Peter and Elizabeth - RTW 2009-11 travel blog

 

 

 

 

 

 

 

 

 

 

 

 

 

 

 

 

 

 

 

 

 

 

 

 

 


September 2, 2011

Our stay in Auckland was brief as we were hiring a car for the next few days and heading to a part of the country we’d skipped before. The car hire company collected us at around 10.30am and by 11am we were on the road and heading for the Coromandel peninsula. The peninsula is almost next to Auckland but about a 100km drive south and across. The drive was quite enjoyable after the headache that was Bali driving and after an hour or so on the highway we headed into the Coromandel region itself.

We headed first for a place called Whangamata, on the far eastern coast where we’d heard of a great little takeaway to get fish and chips (or fush and chups if you’re a local) called Craig’s Traditional Fish and Chips. The weather was pretty grim and had rained the whole way but we still managed to grab our food and find a table reasonable covered to enjoy our food. Elizabeth got the deep-fried fish offering but I went for the fish cakes instead and with a huge portion of proper fat chips each, we were soon stuffed. In fact, we even had some chips left but I kept those so I could make a chip butty later on! We stopped by the beach to use the toilets and these were of particular amusement. The doors were electronic and inside you had a little speaker. Firstly, as you locked the door it told you that after 10 minutes, the door would automatically unlock, a sign you should probably get on with your business. Also, as you went about your business, it played you some nice melodies and even thanked you as you exited. I’ve never known such a polite place to have a pee.

After lunch, we drove to Coromandel Town and found our hotel. We’d taken a longer route to get here and after almost 2 hours to Whangamata and another 2 to Coromandel Town, we were glad to be off the roads for a while! Most of the roads we’d driven on were paved but many of them around the peninsula aren’t so I’m sure we’ll see more of those over the next few days!

After a laze around the hotel, we went for dinner at Umu, a local café. Elizabeth tried the pumpkin soup and I had the mussel chowder and we followed it up by sharing a nice pizza. We’ve eaten such big meals of late that we’ve decided to buy stuff in the stores for the next few days so we’ll be having sandwiches for lunch and pasta with veggies for dinner to follow!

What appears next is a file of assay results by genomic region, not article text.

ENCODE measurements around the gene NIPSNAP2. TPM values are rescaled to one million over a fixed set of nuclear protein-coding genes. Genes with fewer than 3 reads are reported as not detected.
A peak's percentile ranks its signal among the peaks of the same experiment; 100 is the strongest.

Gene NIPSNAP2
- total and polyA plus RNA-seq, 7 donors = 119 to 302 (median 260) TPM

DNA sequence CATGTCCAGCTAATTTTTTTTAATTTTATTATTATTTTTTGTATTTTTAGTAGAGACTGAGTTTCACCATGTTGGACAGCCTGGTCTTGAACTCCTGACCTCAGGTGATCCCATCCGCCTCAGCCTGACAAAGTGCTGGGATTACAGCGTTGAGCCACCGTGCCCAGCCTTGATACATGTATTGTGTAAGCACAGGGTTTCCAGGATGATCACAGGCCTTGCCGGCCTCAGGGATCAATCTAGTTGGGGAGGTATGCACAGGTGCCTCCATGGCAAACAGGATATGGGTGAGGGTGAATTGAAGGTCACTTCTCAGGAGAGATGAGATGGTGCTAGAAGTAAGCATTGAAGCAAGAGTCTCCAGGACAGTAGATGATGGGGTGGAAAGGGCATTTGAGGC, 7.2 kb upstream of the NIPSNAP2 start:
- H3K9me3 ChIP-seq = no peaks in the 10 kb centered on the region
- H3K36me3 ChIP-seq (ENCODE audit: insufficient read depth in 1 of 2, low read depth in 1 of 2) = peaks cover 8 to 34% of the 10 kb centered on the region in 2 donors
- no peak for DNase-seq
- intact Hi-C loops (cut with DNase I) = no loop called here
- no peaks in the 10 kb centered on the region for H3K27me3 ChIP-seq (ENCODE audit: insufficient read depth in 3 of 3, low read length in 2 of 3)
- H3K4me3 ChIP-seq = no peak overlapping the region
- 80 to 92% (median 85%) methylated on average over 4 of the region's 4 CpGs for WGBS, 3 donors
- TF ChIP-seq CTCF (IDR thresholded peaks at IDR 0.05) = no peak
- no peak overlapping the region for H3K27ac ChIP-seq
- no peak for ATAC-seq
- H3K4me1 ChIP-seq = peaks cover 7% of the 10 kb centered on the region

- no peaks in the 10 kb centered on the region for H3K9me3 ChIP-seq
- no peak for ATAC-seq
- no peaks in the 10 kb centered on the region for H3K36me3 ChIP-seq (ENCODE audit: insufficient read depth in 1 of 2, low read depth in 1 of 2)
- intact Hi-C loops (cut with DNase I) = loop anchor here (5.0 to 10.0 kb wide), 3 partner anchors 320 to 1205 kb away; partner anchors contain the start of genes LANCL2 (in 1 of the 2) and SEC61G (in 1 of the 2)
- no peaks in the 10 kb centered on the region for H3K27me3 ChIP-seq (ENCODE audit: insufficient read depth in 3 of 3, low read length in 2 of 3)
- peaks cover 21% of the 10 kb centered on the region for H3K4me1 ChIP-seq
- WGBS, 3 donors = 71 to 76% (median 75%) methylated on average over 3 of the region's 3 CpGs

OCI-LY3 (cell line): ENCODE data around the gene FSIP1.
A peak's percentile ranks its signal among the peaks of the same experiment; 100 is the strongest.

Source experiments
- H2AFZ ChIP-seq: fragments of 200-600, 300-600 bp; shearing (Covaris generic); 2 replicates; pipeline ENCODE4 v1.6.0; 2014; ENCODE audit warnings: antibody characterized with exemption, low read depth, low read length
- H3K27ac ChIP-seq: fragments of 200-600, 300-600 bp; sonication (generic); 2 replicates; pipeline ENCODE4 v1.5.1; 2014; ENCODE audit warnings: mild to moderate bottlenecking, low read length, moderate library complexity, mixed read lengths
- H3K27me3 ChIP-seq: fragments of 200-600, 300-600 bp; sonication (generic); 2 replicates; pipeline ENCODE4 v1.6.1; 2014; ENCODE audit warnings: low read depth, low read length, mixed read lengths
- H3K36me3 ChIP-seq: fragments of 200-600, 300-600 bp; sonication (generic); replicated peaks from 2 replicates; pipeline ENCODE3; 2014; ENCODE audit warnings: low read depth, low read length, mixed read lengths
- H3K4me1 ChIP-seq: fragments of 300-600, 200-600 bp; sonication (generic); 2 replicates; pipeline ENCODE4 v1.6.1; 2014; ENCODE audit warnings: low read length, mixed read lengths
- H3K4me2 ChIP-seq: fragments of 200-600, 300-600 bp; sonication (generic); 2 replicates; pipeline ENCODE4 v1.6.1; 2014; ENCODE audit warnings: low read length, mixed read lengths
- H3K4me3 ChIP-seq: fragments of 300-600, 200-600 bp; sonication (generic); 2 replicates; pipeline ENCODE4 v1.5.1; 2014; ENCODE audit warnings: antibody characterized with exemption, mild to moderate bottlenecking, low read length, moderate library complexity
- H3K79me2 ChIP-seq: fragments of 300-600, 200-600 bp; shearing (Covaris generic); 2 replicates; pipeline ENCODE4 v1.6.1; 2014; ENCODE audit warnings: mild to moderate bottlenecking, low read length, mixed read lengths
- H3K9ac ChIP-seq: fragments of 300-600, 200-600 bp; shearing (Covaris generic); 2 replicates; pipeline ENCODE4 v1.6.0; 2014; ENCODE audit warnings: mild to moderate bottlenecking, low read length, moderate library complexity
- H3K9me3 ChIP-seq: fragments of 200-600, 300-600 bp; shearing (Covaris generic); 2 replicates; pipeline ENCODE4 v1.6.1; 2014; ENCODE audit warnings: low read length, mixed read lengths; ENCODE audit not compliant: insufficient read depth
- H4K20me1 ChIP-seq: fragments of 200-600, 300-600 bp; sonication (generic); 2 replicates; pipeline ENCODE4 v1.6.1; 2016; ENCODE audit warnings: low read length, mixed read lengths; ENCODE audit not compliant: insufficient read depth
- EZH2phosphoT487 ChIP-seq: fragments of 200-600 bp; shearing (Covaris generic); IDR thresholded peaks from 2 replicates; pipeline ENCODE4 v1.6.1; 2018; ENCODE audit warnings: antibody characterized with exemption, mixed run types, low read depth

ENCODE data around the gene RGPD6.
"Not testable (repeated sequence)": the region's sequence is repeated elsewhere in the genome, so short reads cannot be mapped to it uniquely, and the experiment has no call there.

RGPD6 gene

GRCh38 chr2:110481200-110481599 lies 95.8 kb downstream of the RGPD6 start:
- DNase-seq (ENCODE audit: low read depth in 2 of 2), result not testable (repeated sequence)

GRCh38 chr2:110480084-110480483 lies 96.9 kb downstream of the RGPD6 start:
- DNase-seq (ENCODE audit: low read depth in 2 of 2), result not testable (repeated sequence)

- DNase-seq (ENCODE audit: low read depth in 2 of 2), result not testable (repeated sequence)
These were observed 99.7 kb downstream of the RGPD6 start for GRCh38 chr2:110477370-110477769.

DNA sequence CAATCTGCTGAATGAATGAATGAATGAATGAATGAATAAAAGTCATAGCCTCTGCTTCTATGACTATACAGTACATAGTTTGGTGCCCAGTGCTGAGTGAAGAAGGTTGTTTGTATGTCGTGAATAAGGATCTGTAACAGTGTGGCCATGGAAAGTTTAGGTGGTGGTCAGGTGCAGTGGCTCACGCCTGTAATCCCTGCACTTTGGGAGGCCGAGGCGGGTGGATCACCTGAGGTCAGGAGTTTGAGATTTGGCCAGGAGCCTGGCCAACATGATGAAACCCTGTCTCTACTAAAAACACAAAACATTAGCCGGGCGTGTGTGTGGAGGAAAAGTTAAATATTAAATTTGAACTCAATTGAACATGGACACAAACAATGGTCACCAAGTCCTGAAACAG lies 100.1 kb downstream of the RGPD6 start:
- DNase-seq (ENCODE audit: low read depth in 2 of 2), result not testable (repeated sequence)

September 3, 2011

Today we headed to the north of the peninsula. The drive to Fletcher Bay was long, windy, rough in patches and amazingly scenic. Thankfully, the bendy, windy road wasn’t too bad to make me want to regurgitate my cornflakes but it was certainly a bit of a rollercoaster. If it wasn’t for the fact I was driving, I’d have blamed the driver!

The road followed the coast most of the way, veering off into the hills every now and then, and the views across to the islands in the Hauraki Gulf were wonderful. The weather even played its part, providing a gorgeous sunny day, a little crisp but perfect for driving around and enjoying the countryside. To get to Fletcher Bay, we had to go via a town called Port Jackson and rather disturbingly the GPS originally said that the drive would take around 4 hours. I don’t like to “race” the GPS but I was certain I could cover 30km in less than 4 hours! We stopped in a town called Colville along the way to fill up the car. The General Store in the town was also the gas station and was also stuck in a 1950s time warp. This wasn’t even a one-horse town – he’d died and been made into glue years ago! So, half a tank of gas heavier and $60 lighter, we carried on our way.

On reaching Fletcher Bay, a drive of under two hours, we decided to stop for our lunch and tucked into our homemade cheese sandwiches and a bag of crisps. Fletcher Bay is the start of a coastal walking trail which extends to Stony Bay, about a 3 hour walk away. We didn’t have the time nor the inclination to walk this and back so we headed out to see how far we could be bothered going. Despite being a supposedly “easy” walk, I was knackered after about half an hour of ups and downs through the sheep-filled fields. The regular stops to take pictures of scenery and young lambs were great excuses to try and get my breath back! One particular lamb had lost its mother and decided to bleat and follow us for a while. Other lambs ran when we got close but this one was quite happy sniffing at the camera and sitting by Elizabeth’s feet. She wanted to take it home; I wanted to roast it with mint sauce and roast potatoes. After about half an hour, we had climbed up quite a way and had some good views and the path only seemed to climb higher and away from the coast so we decided to head back. The views from here though did take in a lot of the small, surrounding islands in the Gulf and included the impressive Great Barrier Island, barely off the northern tip of Coromandel.